My profession does not allow me the luxury of suffering fools, but neither does it allow me the luxury of always being blunt in my beliefs.
Readers may have noticed a slight tendency toward snarkiness, especially when dealing with woo. I refuse to pull punches when it comes to people peddling quackery. Religion is different.
In my work, my religious beliefs (or lack of them) are irrelevant, and I don’t intend to “confess” to either belief or non-belief to my patients. Being a physician is not the same as being an academic scientist. As a bench scientist, your cell cultures don’t really care who you are—not so with patients. Patients are acutely interested in their doctors–their marital status, if they have kids, where they grew up. I spend quite a bit of time just chatting with my patients. Mrs. S. always likes to see the latest pictures of my daughter, and I oblige her.
Not that I don’t enjoy showing off my kid, but there is a greater purpose to these activities. Patients who know you and like you are more likely to trust you and follow your advice. That’s why I usually go along with whatever my patients say regarding religion. That’s not a cop-out, it’s real medicine.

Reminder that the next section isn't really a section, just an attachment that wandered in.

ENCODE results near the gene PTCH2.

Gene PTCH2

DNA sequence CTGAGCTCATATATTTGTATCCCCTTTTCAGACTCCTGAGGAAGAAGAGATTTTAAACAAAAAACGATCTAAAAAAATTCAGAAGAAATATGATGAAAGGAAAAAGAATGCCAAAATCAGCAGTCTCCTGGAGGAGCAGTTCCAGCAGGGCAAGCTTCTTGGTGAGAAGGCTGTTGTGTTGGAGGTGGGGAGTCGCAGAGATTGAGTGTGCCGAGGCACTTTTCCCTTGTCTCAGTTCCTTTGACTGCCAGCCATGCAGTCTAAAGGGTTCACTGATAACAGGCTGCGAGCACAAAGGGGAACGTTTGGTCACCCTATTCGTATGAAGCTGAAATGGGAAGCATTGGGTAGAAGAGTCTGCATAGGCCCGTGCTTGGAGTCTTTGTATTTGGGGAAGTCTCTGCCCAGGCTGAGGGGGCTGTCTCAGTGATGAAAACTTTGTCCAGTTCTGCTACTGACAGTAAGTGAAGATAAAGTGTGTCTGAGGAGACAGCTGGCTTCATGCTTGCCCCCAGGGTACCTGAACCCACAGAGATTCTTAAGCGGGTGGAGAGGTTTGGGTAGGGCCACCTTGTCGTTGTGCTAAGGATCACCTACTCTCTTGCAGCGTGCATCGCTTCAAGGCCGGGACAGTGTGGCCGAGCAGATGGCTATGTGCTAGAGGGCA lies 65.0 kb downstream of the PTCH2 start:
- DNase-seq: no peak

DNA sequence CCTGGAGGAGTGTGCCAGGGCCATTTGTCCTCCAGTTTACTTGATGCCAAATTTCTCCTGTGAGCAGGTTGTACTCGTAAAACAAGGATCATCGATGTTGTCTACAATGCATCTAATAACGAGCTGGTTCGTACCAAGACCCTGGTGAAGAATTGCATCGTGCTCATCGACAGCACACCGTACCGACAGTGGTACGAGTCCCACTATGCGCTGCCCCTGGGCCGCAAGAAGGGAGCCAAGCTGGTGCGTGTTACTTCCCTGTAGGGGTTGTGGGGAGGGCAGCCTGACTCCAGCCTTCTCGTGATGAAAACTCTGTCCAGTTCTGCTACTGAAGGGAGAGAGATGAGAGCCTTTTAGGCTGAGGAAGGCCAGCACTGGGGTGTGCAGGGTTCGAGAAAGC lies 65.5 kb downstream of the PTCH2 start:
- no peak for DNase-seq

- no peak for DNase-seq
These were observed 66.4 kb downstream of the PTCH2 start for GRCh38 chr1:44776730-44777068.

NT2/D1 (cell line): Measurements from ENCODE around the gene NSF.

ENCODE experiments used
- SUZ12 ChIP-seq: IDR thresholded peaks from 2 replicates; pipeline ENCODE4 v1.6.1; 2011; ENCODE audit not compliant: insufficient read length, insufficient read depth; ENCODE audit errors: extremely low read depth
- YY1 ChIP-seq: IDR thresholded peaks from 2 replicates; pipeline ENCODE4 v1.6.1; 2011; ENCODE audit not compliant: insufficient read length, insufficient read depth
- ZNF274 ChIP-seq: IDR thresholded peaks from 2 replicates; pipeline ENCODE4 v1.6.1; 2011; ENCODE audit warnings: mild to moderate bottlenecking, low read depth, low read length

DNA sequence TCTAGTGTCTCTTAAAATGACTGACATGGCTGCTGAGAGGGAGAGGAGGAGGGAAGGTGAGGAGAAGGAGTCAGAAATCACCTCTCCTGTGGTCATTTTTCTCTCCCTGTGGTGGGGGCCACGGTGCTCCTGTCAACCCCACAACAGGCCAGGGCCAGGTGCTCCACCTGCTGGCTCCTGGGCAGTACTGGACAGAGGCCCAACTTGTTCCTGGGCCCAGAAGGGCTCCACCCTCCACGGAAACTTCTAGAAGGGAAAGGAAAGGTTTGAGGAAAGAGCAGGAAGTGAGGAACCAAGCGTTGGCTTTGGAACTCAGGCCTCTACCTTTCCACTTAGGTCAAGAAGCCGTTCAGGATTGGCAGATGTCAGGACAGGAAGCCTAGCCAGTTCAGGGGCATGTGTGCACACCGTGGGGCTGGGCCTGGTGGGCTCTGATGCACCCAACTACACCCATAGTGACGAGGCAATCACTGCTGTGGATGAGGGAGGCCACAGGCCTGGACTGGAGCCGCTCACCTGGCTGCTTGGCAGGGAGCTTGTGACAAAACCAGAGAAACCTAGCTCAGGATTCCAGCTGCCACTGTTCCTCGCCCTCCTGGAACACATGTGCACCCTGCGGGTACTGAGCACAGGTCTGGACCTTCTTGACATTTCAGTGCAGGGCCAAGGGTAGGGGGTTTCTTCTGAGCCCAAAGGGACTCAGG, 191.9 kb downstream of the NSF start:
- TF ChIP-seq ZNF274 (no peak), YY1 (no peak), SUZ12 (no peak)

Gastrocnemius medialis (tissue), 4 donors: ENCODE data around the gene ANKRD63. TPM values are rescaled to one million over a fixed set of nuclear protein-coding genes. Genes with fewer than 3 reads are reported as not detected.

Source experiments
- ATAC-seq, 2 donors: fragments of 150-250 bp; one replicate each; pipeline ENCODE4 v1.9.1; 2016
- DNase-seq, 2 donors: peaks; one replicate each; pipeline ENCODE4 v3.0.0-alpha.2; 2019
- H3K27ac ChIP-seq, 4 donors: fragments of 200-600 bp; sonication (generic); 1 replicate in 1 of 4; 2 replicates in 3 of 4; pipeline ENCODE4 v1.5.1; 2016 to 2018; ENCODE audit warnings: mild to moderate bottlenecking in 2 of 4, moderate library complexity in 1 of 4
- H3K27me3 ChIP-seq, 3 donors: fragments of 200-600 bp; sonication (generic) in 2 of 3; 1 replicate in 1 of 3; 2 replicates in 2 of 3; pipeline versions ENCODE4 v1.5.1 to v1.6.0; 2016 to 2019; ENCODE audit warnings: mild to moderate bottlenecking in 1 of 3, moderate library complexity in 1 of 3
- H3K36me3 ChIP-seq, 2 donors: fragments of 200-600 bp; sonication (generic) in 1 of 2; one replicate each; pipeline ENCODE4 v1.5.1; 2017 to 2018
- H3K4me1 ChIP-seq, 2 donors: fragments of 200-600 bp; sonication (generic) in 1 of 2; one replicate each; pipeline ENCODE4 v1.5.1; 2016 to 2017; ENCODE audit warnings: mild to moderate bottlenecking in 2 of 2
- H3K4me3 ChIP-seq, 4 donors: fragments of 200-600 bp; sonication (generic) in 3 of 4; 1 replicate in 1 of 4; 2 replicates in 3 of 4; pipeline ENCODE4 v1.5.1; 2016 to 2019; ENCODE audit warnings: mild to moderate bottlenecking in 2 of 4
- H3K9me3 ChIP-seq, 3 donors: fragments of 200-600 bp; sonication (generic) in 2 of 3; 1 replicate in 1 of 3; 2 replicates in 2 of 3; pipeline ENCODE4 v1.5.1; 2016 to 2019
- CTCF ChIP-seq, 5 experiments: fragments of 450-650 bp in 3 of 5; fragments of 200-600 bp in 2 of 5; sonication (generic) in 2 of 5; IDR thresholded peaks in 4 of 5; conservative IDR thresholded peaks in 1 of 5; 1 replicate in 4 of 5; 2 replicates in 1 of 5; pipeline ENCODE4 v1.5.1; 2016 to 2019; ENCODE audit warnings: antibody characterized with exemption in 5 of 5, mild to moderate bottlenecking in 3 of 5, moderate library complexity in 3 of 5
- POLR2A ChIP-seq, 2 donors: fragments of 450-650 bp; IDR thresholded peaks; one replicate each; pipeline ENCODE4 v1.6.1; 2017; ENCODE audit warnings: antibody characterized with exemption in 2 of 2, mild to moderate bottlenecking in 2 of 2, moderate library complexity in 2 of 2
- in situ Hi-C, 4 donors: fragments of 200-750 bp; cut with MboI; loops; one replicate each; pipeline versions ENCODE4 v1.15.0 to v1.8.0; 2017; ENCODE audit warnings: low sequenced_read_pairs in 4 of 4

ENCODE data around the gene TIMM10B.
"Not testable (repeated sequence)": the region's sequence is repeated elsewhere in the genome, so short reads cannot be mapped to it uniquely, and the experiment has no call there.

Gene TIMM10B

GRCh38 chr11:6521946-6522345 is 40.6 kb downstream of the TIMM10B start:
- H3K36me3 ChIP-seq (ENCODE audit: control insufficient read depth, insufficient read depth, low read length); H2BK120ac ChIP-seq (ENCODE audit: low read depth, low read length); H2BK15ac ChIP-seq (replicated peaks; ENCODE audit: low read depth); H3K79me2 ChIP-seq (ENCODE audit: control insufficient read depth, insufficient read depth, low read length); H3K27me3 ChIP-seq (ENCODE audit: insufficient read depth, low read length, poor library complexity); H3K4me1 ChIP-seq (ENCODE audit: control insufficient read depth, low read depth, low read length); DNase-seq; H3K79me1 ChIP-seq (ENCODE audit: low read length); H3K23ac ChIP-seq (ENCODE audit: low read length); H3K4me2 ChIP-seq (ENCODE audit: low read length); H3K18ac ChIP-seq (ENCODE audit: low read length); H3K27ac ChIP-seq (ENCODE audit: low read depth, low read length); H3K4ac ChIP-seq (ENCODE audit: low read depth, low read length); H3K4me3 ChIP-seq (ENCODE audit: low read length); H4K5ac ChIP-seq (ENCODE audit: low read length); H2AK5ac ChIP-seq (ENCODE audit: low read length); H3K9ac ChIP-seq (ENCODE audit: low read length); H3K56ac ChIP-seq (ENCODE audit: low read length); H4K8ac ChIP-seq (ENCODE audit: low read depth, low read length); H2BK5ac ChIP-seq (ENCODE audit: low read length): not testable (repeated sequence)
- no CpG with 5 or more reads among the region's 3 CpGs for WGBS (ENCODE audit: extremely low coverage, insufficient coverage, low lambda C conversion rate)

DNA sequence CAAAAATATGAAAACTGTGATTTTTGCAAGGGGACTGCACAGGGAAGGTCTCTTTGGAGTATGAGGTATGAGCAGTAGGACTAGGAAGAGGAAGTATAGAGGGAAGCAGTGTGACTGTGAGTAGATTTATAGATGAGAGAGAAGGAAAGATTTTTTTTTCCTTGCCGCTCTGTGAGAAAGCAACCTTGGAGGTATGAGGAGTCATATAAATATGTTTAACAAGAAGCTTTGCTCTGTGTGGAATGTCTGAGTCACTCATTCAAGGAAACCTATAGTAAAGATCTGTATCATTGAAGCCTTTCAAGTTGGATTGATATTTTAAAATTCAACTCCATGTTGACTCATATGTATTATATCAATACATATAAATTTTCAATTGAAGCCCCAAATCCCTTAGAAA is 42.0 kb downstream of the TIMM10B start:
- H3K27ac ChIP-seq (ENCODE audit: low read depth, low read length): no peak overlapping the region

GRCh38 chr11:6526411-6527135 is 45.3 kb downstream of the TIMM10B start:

People are different from primers and test tubes. They require comfort and trust. I never mock (or even contradict) their religious beliefs (I save that for cafe arguments). Telling a cancer patient that God is a fairy tale is not only wrong, it’s cruel.
Patients believe, and nothing a doctor says is going to change that. Yes, sometimes these beliefs get in the way of good medical care, but more often they are benign, strongly attached to the patient, and their removal would cause more harm than good. Primum non nocere.
There are lots of things in this world that I don’t believe in—fairies, God, good Chinese food in the Midwest—but my patients can believe whatever helps them get by (except the Chinese food thing). It’s my job to heal, not evangelize.
That being said, whenever my patients show me the latest bottle of get-well potion they’ve purchased, I gently explain why it won’t do them much good. I won’t take God away from a patient, but I’ll happily separate them from Gary Null.